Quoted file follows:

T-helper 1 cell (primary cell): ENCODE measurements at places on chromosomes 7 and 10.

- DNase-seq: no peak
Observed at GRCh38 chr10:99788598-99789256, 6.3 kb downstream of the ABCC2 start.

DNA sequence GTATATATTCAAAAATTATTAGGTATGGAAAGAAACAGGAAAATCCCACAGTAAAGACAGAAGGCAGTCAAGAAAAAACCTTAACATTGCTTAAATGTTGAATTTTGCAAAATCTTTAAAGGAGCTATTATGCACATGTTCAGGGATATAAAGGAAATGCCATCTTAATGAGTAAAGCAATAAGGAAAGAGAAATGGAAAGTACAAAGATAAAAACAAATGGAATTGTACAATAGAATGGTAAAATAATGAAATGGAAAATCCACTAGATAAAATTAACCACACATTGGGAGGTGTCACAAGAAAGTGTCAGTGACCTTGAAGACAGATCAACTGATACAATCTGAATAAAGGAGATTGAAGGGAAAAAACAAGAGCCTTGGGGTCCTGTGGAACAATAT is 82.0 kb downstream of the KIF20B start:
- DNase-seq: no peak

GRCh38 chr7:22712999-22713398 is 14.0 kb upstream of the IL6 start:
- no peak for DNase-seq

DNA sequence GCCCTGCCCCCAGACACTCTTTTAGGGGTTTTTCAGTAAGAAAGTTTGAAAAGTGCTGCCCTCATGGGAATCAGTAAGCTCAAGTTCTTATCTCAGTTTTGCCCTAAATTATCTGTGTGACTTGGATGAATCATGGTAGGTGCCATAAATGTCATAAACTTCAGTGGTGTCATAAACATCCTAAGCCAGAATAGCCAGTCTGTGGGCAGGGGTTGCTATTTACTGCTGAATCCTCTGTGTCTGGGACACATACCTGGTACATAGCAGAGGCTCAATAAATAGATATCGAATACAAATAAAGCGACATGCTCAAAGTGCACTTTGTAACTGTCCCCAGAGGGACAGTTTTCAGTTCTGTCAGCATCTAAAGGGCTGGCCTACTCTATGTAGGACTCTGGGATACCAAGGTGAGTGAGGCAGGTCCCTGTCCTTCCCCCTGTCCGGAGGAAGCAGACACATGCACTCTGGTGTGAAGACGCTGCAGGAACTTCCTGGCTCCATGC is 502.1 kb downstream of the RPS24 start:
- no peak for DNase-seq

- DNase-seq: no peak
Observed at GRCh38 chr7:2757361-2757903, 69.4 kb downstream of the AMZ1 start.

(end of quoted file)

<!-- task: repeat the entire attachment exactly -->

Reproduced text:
T-helper 1 cell (primary cell): ENCODE measurements at places on chromosomes 7 and 10.

- DNase-seq: no peak
Observed at GRCh38 chr10:99788598-99789256, 6.3 kb downstream of the ABCC2 start.

DNA sequence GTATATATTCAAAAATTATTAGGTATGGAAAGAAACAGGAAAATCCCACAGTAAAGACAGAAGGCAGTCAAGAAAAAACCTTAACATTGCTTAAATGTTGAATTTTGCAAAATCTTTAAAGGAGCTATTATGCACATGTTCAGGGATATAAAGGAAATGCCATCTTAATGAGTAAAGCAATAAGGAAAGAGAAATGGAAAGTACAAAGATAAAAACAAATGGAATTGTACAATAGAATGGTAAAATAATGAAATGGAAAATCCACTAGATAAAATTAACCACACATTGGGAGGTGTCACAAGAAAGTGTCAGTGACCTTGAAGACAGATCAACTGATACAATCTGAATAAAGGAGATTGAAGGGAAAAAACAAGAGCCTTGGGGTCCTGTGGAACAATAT is 82.0 kb downstream of the KIF20B start:
- DNase-seq: no peak

GRCh38 chr7:22712999-22713398 is 14.0 kb upstream of the IL6 start:
- no peak for DNase-seq

DNA sequence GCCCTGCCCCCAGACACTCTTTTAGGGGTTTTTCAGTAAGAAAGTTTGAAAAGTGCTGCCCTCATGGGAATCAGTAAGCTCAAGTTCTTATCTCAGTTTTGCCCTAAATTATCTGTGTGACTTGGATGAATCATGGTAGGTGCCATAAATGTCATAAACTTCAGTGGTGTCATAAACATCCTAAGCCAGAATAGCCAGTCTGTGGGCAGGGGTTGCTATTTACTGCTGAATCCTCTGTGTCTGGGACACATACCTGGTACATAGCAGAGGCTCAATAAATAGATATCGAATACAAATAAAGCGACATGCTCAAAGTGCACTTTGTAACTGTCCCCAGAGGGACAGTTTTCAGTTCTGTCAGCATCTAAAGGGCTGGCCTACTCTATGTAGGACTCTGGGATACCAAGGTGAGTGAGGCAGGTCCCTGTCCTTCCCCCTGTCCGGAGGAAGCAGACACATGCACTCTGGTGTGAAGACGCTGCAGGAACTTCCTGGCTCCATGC is 502.1 kb downstream of the RPS24 start:
- no peak for DNase-seq

- DNase-seq: no peak
Observed at GRCh38 chr7:2757361-2757903, 69.4 kb downstream of the AMZ1 start.